Acta Vet. Brno 2020, 89: 247-254

The impact of temperature-humidity index on blood morphology and β-hydroxybutyrate in different sheep breeds

Jurgita Autukaitė1, Indrė Poškienė1, Vida Juozaitienė2, Ramūnas Antanaitis1, Henrikas Žilinskas1

1Lithuanian University of Health Sciences, Veterinary Academy, Kaunas, Lithuania
2Lithuanian University of Health Sciences, Department of Animal Breeding, Veterinary Academy, Kaunas, Lithuania

Received November 18, 2019
Accepted September 14, 2020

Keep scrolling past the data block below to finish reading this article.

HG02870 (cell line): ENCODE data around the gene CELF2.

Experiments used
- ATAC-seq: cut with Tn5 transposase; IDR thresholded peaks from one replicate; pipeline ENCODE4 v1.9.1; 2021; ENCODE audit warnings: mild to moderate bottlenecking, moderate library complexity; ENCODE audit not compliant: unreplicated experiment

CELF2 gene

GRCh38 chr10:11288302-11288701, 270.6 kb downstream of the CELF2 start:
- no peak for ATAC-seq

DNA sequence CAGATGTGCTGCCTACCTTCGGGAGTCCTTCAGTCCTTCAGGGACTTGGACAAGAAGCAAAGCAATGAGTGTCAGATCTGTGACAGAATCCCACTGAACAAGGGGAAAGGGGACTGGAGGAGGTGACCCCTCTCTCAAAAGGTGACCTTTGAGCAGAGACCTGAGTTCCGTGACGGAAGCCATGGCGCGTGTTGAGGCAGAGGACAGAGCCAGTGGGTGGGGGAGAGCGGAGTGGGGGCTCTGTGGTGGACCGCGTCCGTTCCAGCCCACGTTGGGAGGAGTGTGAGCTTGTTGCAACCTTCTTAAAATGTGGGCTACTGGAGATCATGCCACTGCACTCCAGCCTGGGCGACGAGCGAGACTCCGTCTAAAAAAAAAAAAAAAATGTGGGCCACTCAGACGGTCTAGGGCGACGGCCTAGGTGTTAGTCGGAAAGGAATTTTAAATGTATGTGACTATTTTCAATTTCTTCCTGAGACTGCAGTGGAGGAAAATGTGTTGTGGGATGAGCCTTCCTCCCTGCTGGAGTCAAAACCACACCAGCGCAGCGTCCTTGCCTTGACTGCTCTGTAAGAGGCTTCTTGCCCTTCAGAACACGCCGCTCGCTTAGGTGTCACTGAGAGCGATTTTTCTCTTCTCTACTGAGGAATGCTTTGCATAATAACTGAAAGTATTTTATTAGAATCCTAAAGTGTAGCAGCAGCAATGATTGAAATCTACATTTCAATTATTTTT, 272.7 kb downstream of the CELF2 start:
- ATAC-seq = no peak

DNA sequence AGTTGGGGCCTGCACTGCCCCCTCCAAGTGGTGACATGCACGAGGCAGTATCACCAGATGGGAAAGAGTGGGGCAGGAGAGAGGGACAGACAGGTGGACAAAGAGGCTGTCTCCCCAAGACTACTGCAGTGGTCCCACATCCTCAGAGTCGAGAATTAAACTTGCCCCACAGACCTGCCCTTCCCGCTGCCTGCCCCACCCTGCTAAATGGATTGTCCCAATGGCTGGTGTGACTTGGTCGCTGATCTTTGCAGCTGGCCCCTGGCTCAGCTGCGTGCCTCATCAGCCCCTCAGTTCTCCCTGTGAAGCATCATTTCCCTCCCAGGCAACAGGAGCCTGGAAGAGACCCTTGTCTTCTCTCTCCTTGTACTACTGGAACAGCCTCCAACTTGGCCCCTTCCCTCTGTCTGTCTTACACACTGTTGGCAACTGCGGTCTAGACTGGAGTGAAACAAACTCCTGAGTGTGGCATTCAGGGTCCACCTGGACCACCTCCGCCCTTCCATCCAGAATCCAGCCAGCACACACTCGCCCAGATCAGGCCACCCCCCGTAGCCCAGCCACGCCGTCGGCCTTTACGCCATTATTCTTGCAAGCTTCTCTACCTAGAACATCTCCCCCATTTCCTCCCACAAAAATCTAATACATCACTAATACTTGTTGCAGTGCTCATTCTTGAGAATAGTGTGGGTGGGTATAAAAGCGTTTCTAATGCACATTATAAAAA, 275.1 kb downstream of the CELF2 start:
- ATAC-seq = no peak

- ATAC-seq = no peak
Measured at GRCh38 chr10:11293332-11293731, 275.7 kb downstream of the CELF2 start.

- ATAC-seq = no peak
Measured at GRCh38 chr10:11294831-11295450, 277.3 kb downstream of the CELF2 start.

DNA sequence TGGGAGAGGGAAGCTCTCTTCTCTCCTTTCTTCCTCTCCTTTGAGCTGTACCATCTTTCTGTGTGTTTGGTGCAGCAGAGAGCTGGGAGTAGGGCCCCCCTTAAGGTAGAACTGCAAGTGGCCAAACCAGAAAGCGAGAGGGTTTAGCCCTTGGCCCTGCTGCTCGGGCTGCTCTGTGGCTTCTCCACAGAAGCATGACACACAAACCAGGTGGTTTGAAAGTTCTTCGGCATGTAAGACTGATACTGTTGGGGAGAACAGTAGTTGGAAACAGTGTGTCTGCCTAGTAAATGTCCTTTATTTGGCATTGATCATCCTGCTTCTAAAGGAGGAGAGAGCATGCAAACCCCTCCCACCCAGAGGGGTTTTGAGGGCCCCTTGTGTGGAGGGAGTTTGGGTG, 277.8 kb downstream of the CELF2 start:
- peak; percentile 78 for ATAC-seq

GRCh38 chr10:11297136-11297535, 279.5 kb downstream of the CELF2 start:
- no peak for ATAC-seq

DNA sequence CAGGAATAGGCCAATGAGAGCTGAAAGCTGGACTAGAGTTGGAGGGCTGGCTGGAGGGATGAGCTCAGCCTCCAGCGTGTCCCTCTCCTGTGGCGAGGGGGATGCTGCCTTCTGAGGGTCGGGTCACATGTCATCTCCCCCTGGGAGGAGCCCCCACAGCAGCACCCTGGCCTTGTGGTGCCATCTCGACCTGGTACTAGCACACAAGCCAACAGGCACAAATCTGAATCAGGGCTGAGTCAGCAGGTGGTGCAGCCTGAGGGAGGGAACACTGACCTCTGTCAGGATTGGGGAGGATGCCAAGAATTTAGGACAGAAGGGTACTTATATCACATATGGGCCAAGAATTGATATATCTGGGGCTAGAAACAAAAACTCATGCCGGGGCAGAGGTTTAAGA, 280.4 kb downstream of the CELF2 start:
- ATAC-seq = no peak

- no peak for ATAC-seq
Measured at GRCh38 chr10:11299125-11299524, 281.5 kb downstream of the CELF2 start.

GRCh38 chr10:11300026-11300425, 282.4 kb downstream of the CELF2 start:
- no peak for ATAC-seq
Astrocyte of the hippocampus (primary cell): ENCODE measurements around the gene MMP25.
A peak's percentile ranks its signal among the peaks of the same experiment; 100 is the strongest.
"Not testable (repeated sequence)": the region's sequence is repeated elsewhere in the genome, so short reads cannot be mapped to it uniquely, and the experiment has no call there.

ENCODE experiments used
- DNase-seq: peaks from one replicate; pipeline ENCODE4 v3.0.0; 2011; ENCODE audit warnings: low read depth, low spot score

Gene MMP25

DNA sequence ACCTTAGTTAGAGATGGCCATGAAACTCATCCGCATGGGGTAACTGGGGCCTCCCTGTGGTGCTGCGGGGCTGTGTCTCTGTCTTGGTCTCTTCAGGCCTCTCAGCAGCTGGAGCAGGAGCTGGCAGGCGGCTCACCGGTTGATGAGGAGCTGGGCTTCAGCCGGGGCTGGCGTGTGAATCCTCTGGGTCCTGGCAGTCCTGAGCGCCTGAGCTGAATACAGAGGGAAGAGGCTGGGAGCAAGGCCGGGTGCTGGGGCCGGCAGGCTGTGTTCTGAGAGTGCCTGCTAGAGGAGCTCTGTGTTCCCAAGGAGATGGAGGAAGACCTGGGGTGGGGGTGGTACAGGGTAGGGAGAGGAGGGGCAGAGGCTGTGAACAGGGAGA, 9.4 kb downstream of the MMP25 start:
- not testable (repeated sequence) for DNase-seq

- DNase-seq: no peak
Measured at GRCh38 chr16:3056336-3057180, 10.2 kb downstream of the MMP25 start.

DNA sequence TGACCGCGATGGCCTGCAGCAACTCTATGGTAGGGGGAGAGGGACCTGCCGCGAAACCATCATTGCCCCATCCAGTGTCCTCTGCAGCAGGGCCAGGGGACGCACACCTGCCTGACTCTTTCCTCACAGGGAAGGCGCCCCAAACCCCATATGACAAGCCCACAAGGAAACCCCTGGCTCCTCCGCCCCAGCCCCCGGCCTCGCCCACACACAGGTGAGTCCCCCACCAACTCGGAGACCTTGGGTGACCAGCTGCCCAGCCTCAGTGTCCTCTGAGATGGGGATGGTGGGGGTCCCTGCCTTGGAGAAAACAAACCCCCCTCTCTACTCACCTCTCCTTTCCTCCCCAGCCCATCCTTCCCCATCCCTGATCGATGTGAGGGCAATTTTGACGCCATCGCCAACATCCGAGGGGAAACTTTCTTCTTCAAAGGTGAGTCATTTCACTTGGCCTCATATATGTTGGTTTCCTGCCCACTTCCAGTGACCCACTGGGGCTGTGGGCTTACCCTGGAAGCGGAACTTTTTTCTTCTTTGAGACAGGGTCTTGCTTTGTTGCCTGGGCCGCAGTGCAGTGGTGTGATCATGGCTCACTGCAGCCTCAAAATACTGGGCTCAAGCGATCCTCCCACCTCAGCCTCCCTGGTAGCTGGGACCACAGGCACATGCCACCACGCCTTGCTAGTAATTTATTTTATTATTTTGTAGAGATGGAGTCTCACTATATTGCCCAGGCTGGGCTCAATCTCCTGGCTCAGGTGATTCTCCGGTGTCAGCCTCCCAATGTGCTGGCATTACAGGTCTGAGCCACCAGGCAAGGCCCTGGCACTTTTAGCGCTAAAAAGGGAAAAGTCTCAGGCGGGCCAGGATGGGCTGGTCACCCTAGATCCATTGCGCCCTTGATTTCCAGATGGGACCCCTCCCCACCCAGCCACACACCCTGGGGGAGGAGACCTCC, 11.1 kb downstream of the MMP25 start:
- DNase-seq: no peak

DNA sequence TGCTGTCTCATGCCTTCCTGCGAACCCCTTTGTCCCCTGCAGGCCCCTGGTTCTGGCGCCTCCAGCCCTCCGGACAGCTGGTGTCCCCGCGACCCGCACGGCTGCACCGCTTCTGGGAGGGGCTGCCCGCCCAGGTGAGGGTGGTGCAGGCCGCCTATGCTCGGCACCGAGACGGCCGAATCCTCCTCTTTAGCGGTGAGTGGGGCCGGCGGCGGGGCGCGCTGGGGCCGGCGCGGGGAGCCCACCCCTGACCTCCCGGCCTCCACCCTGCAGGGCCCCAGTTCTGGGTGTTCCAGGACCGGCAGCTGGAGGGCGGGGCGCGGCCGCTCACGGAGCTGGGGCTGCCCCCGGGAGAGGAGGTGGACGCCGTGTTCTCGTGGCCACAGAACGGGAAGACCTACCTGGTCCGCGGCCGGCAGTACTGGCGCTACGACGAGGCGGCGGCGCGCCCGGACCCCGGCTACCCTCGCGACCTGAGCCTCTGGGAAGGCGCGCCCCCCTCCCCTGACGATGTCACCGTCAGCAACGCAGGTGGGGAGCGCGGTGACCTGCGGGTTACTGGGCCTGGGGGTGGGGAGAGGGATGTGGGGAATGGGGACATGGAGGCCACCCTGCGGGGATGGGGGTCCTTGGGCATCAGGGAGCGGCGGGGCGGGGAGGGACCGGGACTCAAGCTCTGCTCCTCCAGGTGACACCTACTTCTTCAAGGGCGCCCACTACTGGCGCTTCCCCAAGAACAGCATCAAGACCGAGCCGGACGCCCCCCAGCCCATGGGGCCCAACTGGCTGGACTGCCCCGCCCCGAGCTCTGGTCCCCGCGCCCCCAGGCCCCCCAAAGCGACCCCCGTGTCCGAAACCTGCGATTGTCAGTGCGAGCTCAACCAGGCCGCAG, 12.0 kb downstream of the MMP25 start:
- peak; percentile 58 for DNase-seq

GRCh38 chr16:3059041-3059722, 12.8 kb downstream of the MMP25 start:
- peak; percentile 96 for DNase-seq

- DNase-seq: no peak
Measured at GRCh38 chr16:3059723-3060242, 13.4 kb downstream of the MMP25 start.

Climatic variations directly affect the animals, changing their physiology. Several factors such as species, breed, sex, age, nutrition, diseases, physiological stage, and seasonal variations can affect the pattern of haematological values. Quantitative and morphological changes in blood cells are associated with higher temperatures and humidity. Sixty-seven sheep (3 years old, not pregnant, clinically healthy) were used in the study to determine the effect of the temperature-humidity index (THI) and breed on morphological blood indices and β-hydroxybutyrate (BHB). The sheep were divided into groups by the breed (4 breeds) and the THI (2 classes). The blood samples from each animal were collected monthly. Significant differences between the values of leukocytes (WBC), neutrophils (NEU), erythrocytes (RBC), haemoglobin (HGB), haematocrit (HCT), mean corpuscular volume (MCV), mean corpuscular haemoglobin (MCH), mean corpuscular haemoglobin concentration (MCHC), lymphocytes (LYM), monocytes (MON) and platelet count (PLT) in THI groups were observed. In THI 1, the mean values of MCHC (5.68%, P < 0.05), MCH (0.52%), and HCT (4.90%, P < 0.05) were higher compared to those in THI 2. Multivariate test showed a significant effect of breed on NEU (P < 0.05), RBC (P < 0.05), HGB (P < 0.05) and MCHC (P < 0.05). The concentration of BHB in group THI 2 was by 12.9% higher (P < 0.05), compared to group THI 1. A significant effect of the breed (P < 0.05) and THI class (P < 0.05) on BHB was determined, whereas the impact of breed interaction with the THI was found to be non-significant. The observations reported in this study suggest that the response to temperature is dependent on animal breed. It was found that both morphological blood indices and BHB were affected by the temperature-humidity index.


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